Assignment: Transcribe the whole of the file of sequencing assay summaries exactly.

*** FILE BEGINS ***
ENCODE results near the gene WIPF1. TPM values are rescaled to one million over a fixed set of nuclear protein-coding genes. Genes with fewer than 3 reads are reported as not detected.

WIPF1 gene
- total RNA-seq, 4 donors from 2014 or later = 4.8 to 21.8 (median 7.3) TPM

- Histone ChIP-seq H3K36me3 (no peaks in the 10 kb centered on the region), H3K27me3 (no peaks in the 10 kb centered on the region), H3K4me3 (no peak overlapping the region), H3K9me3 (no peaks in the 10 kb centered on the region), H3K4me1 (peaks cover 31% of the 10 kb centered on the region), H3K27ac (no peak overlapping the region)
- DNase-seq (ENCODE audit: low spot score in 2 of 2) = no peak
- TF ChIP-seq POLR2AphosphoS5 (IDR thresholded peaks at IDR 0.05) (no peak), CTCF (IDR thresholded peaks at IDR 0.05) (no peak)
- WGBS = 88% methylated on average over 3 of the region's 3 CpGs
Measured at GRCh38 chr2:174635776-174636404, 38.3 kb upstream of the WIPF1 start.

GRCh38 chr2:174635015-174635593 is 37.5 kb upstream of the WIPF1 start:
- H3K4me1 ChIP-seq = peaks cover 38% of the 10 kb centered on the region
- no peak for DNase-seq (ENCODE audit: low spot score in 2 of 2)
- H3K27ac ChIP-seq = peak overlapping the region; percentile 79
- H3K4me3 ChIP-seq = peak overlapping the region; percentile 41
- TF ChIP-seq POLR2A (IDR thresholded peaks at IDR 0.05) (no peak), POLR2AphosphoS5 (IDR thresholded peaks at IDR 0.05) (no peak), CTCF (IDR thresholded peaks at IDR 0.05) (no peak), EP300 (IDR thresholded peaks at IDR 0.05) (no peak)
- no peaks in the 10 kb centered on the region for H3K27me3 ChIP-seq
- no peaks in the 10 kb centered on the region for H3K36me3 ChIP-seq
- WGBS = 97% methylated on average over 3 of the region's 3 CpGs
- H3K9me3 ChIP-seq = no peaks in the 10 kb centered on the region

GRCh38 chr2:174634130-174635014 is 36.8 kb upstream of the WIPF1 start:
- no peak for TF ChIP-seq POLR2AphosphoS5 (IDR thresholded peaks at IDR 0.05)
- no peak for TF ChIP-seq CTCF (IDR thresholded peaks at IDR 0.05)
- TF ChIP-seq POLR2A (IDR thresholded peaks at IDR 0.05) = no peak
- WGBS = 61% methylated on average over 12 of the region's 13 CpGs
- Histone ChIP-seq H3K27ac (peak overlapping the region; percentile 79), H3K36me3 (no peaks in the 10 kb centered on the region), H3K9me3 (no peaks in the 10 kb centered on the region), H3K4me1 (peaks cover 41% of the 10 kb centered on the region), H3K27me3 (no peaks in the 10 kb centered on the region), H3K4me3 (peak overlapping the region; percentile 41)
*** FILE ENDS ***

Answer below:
ENCODE results near the gene WIPF1. TPM values are rescaled to one million over a fixed set of nuclear protein-coding genes. Genes with fewer than 3 reads are reported as not detected.

WIPF1 gene
- total RNA-seq, 4 donors from 2014 or later = 4.8 to 21.8 (median 7.3) TPM

- Histone ChIP-seq H3K36me3 (no peaks in the 10 kb centered on the region), H3K27me3 (no peaks in the 10 kb centered on the region), H3K4me3 (no peak overlapping the region), H3K9me3 (no peaks in the 10 kb centered on the region), H3K4me1 (peaks cover 31% of the 10 kb centered on the region), H3K27ac (no peak overlapping the region)
- DNase-seq (ENCODE audit: low spot score in 2 of 2) = no peak
- TF ChIP-seq POLR2AphosphoS5 (IDR thresholded peaks at IDR 0.05) (no peak), CTCF (IDR thresholded peaks at IDR 0.05) (no peak)
- WGBS = 88% methylated on average over 3 of the region's 3 CpGs
Measured at GRCh38 chr2:174635776-174636404, 38.3 kb upstream of the WIPF1 start.

GRCh38 chr2:174635015-174635593 is 37.5 kb upstream of the WIPF1 start:
- H3K4me1 ChIP-seq = peaks cover 38% of the 10 kb centered on the region
- no peak for DNase-seq (ENCODE audit: low spot score in 2 of 2)
- H3K27ac ChIP-seq = peak overlapping the region; percentile 79
- H3K4me3 ChIP-seq = peak overlapping the region; percentile 41
- TF ChIP-seq POLR2A (IDR thresholded peaks at IDR 0.05) (no peak), POLR2AphosphoS5 (IDR thresholded peaks at IDR 0.05) (no peak), CTCF (IDR thresholded peaks at IDR 0.05) (no peak), EP300 (IDR thresholded peaks at IDR 0.05) (no peak)
- no peaks in the 10 kb centered on the region for H3K27me3 ChIP-seq
- no peaks in the 10 kb centered on the region for H3K36me3 ChIP-seq
- WGBS = 97% methylated on average over 3 of the region's 3 CpGs
- H3K9me3 ChIP-seq = no peaks in the 10 kb centered on the region

GRCh38 chr2:174634130-174635014 is 36.8 kb upstream of the WIPF1 start:
- no peak for TF ChIP-seq POLR2AphosphoS5 (IDR thresholded peaks at IDR 0.05)
- no peak for TF ChIP-seq CTCF (IDR thresholded peaks at IDR 0.05)
- TF ChIP-seq POLR2A (IDR thresholded peaks at IDR 0.05) = no peak
- WGBS = 61% methylated on average over 12 of the region's 13 CpGs
- Histone ChIP-seq H3K27ac (peak overlapping the region; percentile 79), H3K36me3 (no peaks in the 10 kb centered on the region), H3K9me3 (no peaks in the 10 kb centered on the region), H3K4me1 (peaks cover 41% of the 10 kb centered on the region), H3K27me3 (no peaks in the 10 kb centered on the region), H3K4me3 (peak overlapping the region; percentile 41)